PHC strikes down amendment to Ehtesab Commission law

In detailed judgment, court distances itself from taking up key role in accountability body

Hidayat Khan March 14, 2018

PESHAWAR: In a blow to the provincial government, a high court on Tuesday termed amendments made to the Ehtesab Commission law as ‘illegal’ and ‘unconstitutional’ as it sought to distance itself from the affairs of the body.

The amendments had empowered the Peshawar High Court (PHC) to appoint the director general and other officials of the Khyber-Pakhtunkhwa Ehtesab Commission (K-PEC).

In its detailed judgment, issued on Tuesday, the court ruled that the amendment was wrong, illegal and inconsistent with provisions of the Constitution. It further added that it was against the independence of the judiciary and the principle of trichotomy of powers.

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“The Khyber-Pakhtunkhwa government is advised to reconsider the impugned amendment in the interest of good governance and establishment of a transparent and flawless system of accountability in the province,” read the judgment authored by justice Ikramullah Khan and Justice Qalandar Ali Khan of the Peshawar High Court (PHC).

Involving judiciary in the selection process, said the judgment, appears to be in response to criticism the K-P government had faced relating to previous appointments in the K-PEC.

The high court went on to term the amendment as a decision taken in ‘haste’ and ‘thoughtless’ fashion without proper deliberations and consultations.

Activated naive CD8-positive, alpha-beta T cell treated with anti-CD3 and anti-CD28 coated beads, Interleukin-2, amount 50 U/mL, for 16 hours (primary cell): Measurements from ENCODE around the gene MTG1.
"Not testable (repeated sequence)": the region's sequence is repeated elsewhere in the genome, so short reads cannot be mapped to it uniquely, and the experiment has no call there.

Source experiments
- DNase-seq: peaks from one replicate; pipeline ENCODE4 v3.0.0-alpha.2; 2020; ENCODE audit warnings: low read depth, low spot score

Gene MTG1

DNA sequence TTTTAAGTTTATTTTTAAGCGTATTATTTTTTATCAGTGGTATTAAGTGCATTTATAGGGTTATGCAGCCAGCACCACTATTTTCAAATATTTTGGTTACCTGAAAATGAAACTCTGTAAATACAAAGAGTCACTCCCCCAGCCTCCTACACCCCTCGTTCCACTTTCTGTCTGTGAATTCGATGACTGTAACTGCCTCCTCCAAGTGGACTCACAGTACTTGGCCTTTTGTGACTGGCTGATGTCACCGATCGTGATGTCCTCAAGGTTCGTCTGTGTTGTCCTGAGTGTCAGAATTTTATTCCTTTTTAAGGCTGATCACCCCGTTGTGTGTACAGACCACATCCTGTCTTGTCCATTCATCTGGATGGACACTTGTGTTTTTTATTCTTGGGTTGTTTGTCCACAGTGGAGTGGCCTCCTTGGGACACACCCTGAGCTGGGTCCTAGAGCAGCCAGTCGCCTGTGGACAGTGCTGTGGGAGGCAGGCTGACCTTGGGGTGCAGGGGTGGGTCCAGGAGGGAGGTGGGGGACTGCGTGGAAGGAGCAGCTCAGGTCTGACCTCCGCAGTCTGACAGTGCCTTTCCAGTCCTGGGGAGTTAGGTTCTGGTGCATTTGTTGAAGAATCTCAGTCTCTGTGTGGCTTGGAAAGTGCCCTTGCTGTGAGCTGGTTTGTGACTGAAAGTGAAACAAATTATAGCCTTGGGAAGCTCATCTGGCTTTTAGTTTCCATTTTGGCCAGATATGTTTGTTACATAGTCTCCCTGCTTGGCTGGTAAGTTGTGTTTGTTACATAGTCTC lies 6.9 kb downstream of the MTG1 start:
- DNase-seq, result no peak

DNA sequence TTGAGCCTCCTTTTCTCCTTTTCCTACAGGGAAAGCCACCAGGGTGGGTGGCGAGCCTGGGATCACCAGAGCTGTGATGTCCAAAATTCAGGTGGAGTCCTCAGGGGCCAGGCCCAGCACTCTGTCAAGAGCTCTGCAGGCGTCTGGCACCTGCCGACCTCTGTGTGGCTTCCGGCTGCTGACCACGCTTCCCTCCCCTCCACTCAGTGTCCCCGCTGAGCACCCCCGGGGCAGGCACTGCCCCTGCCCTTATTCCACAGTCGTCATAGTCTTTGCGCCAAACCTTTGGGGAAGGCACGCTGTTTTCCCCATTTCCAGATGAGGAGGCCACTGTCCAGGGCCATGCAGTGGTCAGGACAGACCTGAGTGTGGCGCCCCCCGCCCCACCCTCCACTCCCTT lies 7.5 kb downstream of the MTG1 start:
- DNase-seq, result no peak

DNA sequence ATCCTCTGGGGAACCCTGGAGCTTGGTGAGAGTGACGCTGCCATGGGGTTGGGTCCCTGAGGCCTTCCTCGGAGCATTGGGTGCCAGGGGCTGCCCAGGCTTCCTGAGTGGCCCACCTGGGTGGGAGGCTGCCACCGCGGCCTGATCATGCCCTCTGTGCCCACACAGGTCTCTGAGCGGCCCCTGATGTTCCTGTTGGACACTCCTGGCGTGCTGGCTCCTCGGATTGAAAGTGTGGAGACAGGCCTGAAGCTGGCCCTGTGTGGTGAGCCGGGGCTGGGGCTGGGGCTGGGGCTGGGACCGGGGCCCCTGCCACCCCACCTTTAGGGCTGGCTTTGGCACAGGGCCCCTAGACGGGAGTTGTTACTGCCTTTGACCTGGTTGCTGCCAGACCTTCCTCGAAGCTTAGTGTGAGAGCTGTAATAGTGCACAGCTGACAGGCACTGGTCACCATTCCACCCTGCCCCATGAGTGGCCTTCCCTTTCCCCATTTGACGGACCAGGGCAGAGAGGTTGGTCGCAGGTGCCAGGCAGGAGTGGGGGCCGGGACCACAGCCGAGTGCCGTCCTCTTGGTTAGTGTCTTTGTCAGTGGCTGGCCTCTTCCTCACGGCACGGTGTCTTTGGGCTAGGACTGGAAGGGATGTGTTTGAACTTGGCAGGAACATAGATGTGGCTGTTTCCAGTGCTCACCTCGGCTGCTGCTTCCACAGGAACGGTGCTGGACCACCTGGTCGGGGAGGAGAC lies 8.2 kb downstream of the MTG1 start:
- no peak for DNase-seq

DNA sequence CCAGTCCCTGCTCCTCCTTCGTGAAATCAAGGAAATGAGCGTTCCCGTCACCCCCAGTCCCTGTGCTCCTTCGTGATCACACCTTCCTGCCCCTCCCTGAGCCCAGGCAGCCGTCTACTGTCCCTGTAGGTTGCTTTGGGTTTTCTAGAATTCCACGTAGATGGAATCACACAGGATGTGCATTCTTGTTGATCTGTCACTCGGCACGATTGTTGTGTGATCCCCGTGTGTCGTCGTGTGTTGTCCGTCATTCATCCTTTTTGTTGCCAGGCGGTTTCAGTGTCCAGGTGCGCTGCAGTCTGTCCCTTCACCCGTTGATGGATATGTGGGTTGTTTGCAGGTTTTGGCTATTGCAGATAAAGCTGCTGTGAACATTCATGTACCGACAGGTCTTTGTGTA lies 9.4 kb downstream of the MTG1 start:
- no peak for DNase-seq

The judgment was issued after a writ petition had been filed by Arbab Usman, the president of the Peshawar High Court Bar Association (PHBA).

Usman had challenged the amendments introduced by the K-P government in 2014 to Section 6 of K-PEC act which called for making a selection committee consisting of judges of the administrative committee of the PHC while the advocate general would recommend suitable people for the post of K-PEC director general, prosecutor general, internal monitoring and public complaints wing directors of K-PEC by inviting applications from the  public through an advertisement.

The amendment added that such recommendations would be binding on the government.

This selection committee would also have the authority to inquire into allegations of abuse of authority or misconduct by the commissioners, director general, prosecutor general and other officials of the commission.

It would also have the power to recommend the removal of any such officer found guilty, with the recommendations having a binding effect.

The petitioner had argued in the case that the judiciary has been separated from the executive after a long struggle by the lawyer community, therefore, any attempt to involve the judiciary in the executive’s functions and vice-versa would be against the independence of the judiciary and in violation of Article 175 of the Constitution.

The petitioner had claimed that the amendment had been tabled without publishing it for the scrutiny of the general public or before consulting with the law department.

“The amendment tends to malign the judiciary and shatter the confidence of the public in the impartiality and independence of the judiciary,” Usman had claimed. “It is against the fundamental rights of people of the province.”

The petitioner has alleged that the sole aim of the amendment was to cover up the inefficiency, and lack of transparency and fairness on the part of the government, apart from shifting the burden of selection to the High Court in utter violation of provisions of the Constitution.

“It needs to be stressed that involvement of the Judiciary in purely executive functions never contributed or enhance its image or inspire the confidence of the general public,” said the verdict. “If allowed, it may expose the institution of the judiciary to public criticism.” 

Published in The Express Tribune, March 14th, 2018.


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